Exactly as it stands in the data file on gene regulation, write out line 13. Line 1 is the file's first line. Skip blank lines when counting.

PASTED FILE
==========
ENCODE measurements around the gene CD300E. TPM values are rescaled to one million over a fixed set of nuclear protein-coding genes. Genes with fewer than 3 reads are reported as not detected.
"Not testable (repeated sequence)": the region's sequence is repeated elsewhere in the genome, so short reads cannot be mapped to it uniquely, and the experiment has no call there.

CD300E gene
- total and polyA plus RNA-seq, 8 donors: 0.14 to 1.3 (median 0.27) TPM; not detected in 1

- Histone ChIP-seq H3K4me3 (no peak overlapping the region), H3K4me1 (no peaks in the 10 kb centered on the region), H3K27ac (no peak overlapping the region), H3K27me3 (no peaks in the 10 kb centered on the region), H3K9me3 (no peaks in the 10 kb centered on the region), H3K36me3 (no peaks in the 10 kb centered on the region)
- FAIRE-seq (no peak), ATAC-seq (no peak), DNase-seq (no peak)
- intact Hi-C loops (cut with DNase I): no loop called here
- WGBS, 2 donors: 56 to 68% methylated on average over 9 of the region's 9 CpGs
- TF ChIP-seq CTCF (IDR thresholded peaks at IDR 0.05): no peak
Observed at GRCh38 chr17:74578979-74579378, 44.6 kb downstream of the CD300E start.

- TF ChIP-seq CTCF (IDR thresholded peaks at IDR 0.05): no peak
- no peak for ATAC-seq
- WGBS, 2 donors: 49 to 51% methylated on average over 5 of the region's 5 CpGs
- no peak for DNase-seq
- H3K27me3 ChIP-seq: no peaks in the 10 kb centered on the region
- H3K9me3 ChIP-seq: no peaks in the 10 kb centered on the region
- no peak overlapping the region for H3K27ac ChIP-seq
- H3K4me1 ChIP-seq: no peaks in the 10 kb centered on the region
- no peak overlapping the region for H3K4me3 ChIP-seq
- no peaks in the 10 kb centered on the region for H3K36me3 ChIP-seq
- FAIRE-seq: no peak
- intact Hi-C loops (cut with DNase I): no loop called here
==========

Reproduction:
- WGBS, 2 donors: 49 to 51% methylated on average over 5 of the region's 5 CpGs